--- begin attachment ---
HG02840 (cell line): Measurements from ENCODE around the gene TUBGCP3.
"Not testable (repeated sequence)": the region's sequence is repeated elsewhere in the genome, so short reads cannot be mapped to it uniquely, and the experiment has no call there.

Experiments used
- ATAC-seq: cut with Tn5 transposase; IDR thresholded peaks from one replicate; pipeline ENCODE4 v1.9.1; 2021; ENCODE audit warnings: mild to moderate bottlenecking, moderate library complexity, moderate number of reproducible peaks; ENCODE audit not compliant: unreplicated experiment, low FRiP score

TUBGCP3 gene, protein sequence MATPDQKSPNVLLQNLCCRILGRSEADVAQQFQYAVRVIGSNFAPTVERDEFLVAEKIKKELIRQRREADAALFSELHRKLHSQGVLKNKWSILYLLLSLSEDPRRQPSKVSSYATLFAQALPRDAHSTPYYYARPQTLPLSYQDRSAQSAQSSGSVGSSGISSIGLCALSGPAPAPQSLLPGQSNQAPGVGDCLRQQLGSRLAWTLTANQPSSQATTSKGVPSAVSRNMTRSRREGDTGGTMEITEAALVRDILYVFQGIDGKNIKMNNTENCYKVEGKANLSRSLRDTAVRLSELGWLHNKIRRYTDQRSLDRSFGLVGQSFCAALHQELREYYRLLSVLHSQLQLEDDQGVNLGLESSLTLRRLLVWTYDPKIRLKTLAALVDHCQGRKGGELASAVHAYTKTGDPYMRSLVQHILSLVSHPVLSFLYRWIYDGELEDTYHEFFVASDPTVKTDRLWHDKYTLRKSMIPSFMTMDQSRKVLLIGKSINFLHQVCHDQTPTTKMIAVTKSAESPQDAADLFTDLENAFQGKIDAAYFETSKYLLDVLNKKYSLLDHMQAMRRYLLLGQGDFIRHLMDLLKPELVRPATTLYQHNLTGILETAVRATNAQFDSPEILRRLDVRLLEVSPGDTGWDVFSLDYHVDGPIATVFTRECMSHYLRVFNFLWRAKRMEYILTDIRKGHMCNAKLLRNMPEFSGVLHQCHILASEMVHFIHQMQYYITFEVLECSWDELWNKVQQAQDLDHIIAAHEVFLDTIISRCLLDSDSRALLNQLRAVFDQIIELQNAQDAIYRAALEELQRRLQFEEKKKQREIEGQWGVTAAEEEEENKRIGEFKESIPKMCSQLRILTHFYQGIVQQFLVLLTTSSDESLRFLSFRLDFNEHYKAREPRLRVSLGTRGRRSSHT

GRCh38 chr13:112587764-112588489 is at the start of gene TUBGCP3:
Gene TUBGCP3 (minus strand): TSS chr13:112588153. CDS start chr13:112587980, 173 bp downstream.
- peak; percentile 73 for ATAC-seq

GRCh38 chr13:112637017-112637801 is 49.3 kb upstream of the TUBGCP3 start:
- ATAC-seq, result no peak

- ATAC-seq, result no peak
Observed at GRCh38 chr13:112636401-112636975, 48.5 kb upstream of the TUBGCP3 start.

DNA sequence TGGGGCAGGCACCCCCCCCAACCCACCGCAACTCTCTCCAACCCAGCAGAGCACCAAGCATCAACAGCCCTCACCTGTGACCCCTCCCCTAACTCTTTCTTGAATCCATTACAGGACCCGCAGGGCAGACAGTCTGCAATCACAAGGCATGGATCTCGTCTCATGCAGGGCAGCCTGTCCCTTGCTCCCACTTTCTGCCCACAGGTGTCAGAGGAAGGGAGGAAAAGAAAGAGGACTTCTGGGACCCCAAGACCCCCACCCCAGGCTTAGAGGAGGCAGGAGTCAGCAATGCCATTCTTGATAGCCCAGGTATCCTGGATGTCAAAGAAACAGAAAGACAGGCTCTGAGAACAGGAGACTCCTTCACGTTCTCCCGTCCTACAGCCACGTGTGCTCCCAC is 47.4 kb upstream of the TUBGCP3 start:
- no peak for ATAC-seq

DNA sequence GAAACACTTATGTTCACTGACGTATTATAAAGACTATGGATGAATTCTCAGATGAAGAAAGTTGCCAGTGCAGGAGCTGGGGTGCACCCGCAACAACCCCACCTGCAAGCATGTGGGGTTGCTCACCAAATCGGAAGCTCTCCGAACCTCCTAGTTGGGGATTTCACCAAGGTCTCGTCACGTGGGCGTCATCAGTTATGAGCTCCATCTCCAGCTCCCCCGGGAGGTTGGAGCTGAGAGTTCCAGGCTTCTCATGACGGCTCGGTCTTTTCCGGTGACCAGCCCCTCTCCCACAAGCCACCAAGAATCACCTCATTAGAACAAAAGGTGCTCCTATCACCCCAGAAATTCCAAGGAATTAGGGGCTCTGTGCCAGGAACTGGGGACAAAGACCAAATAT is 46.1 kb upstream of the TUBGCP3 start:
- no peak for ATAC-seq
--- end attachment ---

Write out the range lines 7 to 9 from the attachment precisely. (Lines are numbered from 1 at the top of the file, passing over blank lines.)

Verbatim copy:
Gene TUBGCP3 (minus strand): TSS chr13:112588153. CDS start chr13:112587980, 173 bp downstream.
- peak; percentile 73 for ATAC-seq

GRCh38 chr13:112637017-112637801 is 49.3 kb upstream of the TUBGCP3 start: